Creative ways to connect children to science, encourage STEM

The pandemic has spotlighted inequities in the sciences and science education, especially the lack of equal access, but it has also sparked increased awareness and a desire for change to begin addressing the issues. 

STATEPOINT MEDIA – The pandemic has deeply impacted learning experiences for students across America. As educators and students return to school this year, they will continue to navigate these challenges as they look for ways to redefine learning. The pandemic also put a stark spotlight on inequities in the sciences and science education, especially the lack of equal access. The good thing is that this has sparked an increased awareness and a desire for change to begin addressing these issues.

With new norms of educational learning still being defined, there is opportunity to find creative and engaging ways to expose young and diverse thinkers to the world of science. One way to do this is by connecting science to the things children are already passionate about – sports, music, dance, art, gaming, or anything else they may be interested in.

Rapping teacher, Dwayne Reed, shares creative ways educators and parents can help children find a “way-in” to science that will ignite passion for STEM learning and make science more approachable:

1. Extend STEM beyond the classroom. Show children how to apply the scientific method in their day-to-day lives and activities. As individuals, we make observations daily and ask questions – or hypothesize – based on what we observe. Parents and educators can foster an inquisitive mindset by challenging children to explore the world around them. This creates fun and relatable learning experiences inside and outside the classroom.

2. Connect personal passions to STEM learning. When students lack confidence in a particular subject, it can feel intimidating. As a result, they can often have a hard time seeing themselves as successful in that subject or can lose interest altogether. As teachers and educators, we want to encourage our children and show them they can be anything they want. One of the ways to do this is by connecting what they already love to something they are not as confident in. STEM is a perfect example of this. Show students how science can be applied to their other interests, including sports, music, dance, gaming, art, or anything else they may be passionate about. By helping connect the dots for students, they can turn their passions into something that can benefit the world around them.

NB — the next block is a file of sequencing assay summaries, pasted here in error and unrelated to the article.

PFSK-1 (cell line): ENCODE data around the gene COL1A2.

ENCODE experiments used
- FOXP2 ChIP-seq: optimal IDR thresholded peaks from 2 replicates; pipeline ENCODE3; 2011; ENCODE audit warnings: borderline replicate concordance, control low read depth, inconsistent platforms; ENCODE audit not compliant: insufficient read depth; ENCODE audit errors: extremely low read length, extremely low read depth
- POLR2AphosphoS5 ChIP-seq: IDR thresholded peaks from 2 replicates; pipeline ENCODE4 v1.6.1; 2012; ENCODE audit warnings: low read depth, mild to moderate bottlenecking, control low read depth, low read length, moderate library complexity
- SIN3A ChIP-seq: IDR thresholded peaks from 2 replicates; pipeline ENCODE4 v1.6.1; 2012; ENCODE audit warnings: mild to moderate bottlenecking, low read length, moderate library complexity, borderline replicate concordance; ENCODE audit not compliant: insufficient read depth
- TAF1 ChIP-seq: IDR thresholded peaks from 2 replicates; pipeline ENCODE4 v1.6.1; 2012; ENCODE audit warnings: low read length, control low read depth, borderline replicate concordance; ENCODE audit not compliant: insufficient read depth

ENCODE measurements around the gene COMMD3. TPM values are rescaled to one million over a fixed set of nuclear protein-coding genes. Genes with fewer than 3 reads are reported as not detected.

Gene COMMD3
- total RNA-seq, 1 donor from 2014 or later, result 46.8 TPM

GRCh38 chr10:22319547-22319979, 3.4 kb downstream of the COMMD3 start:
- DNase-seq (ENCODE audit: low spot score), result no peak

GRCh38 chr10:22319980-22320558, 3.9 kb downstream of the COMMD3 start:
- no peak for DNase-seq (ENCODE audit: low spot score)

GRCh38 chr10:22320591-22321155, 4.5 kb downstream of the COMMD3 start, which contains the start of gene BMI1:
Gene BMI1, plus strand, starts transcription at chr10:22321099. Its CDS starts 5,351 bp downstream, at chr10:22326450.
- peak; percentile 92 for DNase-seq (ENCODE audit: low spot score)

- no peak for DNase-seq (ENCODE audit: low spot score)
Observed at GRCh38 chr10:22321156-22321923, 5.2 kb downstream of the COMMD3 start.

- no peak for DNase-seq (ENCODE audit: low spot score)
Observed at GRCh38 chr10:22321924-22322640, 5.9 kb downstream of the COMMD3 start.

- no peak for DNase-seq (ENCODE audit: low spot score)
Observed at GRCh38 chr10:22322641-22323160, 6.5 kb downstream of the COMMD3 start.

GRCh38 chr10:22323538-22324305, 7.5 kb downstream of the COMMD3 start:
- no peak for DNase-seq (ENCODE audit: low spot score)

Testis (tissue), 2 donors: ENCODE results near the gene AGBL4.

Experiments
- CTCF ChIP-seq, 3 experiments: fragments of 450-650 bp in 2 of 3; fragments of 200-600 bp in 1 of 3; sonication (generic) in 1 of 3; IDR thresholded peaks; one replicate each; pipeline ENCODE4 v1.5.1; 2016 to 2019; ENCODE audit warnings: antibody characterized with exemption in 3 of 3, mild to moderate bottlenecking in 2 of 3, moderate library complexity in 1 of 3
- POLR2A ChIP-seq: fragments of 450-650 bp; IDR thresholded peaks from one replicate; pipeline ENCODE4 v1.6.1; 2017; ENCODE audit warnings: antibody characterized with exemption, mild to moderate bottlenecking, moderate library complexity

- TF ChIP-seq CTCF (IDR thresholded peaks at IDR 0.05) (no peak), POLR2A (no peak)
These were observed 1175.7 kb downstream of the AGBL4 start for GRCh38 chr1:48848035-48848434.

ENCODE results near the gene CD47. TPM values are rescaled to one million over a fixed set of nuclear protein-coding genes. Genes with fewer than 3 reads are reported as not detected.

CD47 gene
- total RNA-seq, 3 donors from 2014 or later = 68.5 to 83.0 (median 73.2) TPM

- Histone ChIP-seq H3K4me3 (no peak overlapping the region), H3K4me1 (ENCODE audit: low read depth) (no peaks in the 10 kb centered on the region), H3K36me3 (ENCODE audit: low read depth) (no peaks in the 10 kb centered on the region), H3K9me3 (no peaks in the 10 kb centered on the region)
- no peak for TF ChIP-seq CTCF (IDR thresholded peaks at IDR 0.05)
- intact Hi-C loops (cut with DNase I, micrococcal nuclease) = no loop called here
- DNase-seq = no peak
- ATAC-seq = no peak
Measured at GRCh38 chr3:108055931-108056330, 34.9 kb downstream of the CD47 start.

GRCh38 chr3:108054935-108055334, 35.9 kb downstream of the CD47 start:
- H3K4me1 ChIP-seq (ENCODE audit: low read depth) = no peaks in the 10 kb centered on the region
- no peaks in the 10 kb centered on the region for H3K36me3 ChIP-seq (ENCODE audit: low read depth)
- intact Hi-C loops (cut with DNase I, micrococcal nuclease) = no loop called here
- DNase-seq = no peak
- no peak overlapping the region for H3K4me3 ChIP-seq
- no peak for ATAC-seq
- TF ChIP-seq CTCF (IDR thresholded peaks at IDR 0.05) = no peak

3. Keep a pulse on new educational resources. Stay updated on new resources and information that could positively impact your students. The great thing about this is that teachers and parents can both get involved. A few ways you can stay up to date are reading blogs, educational articles, and looking for resources on social media. One learning resource to check out is 3M’s Science at Home video series. This online library of DIY science experiments uses common household items to help make STEM learning fun and accessible while showing children they can connect science to just about anything. Teachers will also note that the step-by-step resources include national science teaching standards for easy lesson planning.

4. Challenge children to try something new. Challenge children to put themselves into roles they may not naturally see themselves in. Provide encouragement, resources, and confidence to get them to the next level. With a bit of creativity, you can open their eyes to a whole world of opportunities they may not be thinking about. Make STEM learning feel relatable and fun – even if it’s new for them. It’s all about reframing the way students look at the world and giving them assurance and an opportunity to explore what’s around them.

The importance of maintaining a stable and engaging learning experience for students remains a priority. And with just a few creative learning techniques and models, educators and parents can ensure their students are connected, actively learning, and feeling encouraged both in and out of the classroom.